An artwork for nothing? That’s a good trade, plain as the Concorde on your face. But wait… The star of Samuel Zealey’s new show is probably what he calls – being a fan of the American master – his ‘Serra in Reverse’. Where Serra uses the force of gravity pressing them together to keep precarious-looking giant steel plates from falling on us, Zealey sets the plates of ‘Life Line’ against each other so they push apart. No welding, just a stretched rope, prevents them falling down. It’s a little worrying, the more so when so much of the world seems about to collapse. The other big works at the Cob Gallery in Camden (‘Planes’ to 8 April) are the show-titling Folded Steel Plane Series’, several person-sized heavy metal versions of some of the 36 ways Zealey’s researches have tracked down for folding a paper plane. The fact that they’re also geometrical planes is emphasised by this move, and there’s a critical edge – typical of Zealey;s environmental focus – in the contrast in noxious emissions between model and reality. And the freebie? What was more natural than to ask Zealey to demonstrate his prowess by folding the show’s press release into a paper plane, and signing it as an edition. As if planned, the fold threw up planes on the wings, and it didn’t fly badly, either…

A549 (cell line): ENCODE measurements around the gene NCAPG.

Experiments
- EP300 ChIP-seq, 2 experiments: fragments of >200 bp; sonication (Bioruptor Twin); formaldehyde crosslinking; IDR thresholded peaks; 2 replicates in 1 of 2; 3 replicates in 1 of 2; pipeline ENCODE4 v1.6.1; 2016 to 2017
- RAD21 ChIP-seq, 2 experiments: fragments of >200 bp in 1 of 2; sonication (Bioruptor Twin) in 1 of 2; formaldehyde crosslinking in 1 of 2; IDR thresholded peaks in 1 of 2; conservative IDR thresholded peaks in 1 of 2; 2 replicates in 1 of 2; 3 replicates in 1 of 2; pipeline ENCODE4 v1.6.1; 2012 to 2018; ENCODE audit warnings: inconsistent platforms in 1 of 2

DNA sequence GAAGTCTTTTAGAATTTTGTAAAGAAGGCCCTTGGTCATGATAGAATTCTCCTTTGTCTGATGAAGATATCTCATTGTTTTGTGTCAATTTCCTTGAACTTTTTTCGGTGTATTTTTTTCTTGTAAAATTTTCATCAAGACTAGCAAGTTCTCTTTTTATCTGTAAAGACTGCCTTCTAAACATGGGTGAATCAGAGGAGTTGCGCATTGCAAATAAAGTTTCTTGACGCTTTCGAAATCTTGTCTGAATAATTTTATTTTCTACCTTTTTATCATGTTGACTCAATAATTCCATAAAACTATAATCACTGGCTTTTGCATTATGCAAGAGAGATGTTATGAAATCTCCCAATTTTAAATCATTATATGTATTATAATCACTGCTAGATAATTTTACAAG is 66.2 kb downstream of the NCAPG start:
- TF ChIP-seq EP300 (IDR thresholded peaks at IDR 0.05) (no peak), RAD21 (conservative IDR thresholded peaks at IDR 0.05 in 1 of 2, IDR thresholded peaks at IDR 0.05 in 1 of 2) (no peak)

Plenty of shows bring together paintings of figures and objects in unusual contexts or brought into unexpected conjunctions: the words ‘uncanny’ and ‘enigmatic’, ‘disturbing’ and ‘surreal’ are likely to be invoked. But, even if the paintings are good, you need more to turn such a display into a compelling whole. Two current exhibitions demonstrate how:
The first London Gallery Weekend (4-6 June) felt a very positive initiative, conveniently revealing the scale of London’s commercial art […]
I wait years for a really good dandelion painting to come along, then – on the same day – see […]
Cob Gallery is to present a new solo exhibition of work by Tahnee Lonsdale: twelve oil paintings whose swooping angularity fuses an intimate sense of personal vulnerability with an awareness of emotional experience as a form of public rite. Ode and tonic to this year of upheaval, they mark a moment of our collective re-emergence.